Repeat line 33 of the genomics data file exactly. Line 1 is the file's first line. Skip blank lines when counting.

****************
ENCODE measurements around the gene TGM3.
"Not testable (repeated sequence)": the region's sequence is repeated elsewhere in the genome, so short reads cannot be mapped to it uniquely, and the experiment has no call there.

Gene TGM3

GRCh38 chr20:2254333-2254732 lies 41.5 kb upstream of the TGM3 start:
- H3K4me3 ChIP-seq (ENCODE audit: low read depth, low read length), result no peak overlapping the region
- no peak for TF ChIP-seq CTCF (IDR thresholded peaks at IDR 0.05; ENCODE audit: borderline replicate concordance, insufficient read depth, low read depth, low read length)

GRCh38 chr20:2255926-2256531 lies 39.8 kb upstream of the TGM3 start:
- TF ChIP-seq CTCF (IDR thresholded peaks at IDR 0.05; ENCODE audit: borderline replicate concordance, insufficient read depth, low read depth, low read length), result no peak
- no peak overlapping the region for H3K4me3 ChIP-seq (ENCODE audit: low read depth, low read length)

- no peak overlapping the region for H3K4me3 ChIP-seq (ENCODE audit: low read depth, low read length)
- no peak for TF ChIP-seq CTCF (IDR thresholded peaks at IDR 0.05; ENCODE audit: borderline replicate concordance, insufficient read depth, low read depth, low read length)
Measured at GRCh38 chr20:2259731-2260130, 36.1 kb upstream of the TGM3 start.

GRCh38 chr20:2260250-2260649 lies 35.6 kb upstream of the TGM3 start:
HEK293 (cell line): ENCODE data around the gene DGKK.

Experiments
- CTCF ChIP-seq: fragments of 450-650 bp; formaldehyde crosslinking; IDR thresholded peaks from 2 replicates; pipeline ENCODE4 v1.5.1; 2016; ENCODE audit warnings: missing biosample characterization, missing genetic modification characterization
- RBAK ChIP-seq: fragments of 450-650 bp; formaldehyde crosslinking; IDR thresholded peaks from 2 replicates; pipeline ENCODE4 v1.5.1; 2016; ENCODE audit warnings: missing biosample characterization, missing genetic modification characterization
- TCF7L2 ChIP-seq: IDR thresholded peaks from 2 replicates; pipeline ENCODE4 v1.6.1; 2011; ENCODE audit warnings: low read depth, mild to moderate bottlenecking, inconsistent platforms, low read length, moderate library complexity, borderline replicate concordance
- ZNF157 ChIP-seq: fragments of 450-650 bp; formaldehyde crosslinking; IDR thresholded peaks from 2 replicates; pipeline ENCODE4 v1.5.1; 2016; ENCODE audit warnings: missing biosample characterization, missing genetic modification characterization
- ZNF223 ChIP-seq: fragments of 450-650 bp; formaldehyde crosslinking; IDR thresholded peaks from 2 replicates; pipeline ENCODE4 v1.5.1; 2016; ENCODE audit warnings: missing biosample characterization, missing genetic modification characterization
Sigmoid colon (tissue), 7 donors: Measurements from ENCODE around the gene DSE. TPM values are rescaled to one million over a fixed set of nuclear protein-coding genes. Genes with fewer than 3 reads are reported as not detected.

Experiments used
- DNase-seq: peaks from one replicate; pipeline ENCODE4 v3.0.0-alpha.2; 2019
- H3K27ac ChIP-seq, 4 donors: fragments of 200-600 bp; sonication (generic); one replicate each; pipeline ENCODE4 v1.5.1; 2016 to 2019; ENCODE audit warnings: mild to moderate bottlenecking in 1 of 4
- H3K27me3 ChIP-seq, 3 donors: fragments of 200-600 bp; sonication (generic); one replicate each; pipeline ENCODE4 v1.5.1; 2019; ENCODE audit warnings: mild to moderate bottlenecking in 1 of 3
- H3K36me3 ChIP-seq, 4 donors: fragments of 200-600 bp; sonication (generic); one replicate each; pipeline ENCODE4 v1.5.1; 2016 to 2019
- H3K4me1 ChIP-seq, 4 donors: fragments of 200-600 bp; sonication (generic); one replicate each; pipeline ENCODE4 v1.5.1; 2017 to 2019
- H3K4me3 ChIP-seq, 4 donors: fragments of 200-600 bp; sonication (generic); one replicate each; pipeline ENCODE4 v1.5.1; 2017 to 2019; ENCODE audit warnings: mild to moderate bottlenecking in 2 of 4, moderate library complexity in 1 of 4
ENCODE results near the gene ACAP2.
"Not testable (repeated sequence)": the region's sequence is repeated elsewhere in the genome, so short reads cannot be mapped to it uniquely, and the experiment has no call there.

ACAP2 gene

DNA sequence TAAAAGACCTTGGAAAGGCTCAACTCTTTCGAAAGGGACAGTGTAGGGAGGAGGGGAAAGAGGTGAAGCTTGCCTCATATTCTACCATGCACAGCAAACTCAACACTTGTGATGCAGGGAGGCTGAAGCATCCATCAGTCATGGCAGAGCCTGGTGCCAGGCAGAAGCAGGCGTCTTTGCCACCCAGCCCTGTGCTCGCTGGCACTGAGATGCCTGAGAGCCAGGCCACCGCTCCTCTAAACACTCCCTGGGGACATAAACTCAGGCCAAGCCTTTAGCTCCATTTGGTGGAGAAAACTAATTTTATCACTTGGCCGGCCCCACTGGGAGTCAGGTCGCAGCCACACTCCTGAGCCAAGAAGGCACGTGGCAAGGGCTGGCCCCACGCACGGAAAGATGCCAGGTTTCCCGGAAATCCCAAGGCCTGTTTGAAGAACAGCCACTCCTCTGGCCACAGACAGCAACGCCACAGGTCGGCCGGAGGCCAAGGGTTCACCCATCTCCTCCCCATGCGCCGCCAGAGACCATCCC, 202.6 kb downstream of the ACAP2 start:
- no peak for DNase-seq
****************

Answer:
- no peak for DNase-seq